“Although we are fast approaching the precipice of ecological collapse, the means to derail this train wreck are in the making as, around the world we are witnessing a near simultaneous global mass democratic ‘awakening’ – as the Brazilians call it – from Tahir Square to Zucotti Park, from Athens to Istanbul to Beijing and beyond such as the world has never seen. To be sure, like Occupy Wall Street, these movements are still inchoate, are still mainly protesting what's wrong rather than fighting for an alternative social order. Like Occupy, they have yet to clearly and robustly answer that crucial question: ‘Don't like capitalism, what's your alternative?’ Yet they are working on it, and they are for the most part instinctively and radically democratic; in this lies our hope.”

Why all this is important to the union movement is explained by Naomi Klein in a wonderful speech she gave on September 1 this year to the founding conference of UNIFOR, a new, mega-union created by the Canadian Autoworkers and the Canadian Energy and Paper Workers Union. In it she challenges the union movement to take up the issue of climate change because it poses the need to change the free-market capitalist system and workers have a stake in that struggle.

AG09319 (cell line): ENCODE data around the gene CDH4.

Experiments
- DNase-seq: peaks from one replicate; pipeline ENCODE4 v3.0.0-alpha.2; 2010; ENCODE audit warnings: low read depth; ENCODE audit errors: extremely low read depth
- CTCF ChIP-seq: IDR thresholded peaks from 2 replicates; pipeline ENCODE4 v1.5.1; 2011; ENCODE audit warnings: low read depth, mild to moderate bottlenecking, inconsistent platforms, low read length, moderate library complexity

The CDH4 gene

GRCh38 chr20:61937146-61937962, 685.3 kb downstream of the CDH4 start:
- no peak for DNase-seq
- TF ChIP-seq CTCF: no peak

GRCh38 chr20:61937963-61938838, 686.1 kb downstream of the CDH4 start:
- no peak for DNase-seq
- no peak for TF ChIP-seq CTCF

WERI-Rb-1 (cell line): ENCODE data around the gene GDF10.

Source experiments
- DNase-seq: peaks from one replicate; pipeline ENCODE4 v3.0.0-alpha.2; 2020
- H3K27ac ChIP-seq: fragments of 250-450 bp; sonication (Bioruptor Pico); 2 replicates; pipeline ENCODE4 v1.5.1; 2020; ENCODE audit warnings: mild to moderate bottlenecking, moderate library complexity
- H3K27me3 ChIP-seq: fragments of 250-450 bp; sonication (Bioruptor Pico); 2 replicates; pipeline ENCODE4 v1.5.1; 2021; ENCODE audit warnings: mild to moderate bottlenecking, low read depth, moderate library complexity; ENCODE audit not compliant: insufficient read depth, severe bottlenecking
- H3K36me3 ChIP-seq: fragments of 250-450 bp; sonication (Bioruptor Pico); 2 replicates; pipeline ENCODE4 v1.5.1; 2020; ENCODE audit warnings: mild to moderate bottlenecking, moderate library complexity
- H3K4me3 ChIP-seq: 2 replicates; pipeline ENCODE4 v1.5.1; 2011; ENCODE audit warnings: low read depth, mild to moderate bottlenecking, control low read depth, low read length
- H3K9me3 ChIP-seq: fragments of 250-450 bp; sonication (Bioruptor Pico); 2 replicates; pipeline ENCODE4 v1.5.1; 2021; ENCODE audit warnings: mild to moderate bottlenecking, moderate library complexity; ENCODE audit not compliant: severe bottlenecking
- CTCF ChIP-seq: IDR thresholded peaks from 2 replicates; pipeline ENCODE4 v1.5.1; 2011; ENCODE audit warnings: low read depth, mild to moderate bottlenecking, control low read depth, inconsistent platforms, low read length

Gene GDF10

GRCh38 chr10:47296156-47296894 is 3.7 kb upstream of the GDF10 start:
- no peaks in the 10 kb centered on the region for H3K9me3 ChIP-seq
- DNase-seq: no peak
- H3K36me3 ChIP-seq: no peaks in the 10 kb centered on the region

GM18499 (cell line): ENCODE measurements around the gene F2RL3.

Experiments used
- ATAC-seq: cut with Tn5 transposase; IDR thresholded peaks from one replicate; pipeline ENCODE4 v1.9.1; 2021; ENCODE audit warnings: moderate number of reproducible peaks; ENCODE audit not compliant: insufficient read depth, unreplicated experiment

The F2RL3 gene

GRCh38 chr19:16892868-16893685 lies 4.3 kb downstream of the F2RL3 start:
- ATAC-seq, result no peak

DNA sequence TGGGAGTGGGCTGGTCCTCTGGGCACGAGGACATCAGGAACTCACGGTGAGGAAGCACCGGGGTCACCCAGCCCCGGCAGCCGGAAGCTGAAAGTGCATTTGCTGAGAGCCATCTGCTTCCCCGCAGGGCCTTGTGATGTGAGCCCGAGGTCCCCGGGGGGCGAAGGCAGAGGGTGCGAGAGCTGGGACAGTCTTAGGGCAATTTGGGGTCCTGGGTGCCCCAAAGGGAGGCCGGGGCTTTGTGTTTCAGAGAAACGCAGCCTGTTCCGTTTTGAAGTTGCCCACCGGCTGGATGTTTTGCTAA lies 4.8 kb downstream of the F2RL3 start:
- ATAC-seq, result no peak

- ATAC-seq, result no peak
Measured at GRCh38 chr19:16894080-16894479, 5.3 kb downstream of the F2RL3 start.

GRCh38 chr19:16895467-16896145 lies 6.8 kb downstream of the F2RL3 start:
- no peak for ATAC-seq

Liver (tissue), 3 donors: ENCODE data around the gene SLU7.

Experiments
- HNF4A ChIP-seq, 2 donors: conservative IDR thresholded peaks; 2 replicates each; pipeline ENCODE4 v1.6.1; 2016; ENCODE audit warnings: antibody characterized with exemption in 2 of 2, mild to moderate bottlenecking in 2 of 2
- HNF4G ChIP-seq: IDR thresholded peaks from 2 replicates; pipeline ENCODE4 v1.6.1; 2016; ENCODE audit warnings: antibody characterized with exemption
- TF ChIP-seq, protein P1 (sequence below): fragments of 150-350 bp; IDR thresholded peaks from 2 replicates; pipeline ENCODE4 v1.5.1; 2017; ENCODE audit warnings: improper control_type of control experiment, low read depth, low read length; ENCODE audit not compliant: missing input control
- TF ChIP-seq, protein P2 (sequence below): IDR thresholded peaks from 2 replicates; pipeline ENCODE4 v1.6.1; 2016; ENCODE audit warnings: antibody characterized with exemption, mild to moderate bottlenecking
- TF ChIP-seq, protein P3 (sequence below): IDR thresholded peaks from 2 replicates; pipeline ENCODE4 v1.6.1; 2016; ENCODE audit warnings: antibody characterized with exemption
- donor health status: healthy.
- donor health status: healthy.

Naomi Klein points out that she has written a lot about what is wrong with the system today. Her most recent book, The Shock Doctrine, she says, “argues that over the past 35 years, corporate interests have systematically exploited various forms of mass crises – economic shocks, natural disasters, wars – in order to ram through policies that enrich a small elite, by shredding regulations, cutting social spending and forcing large-scale privatizations.”

She said all that remains true and is continuing in Canada and the rest of the capitalist world. However it is not enough to expose and denounce. It is not enough to protest. We need an alternative. “We can't just reject the dominant story about how the world works. We need our own story about what it could be. We can't just reject their lies. We need truths so powerful that their lies dissolve on contact with them. We can't just reject their project. We need our own project.”

Climate change, she says, give us the arguments we need for that project:

“So I want to offer you what I believe to be the most powerful counter-narrative to that brutal logic that we have ever had. Here it is: our current economic model is not only waging war on workers, on communities, on public services and social safety nets. It's waging war on the life support systems of the planet itself. The conditions for life on earth.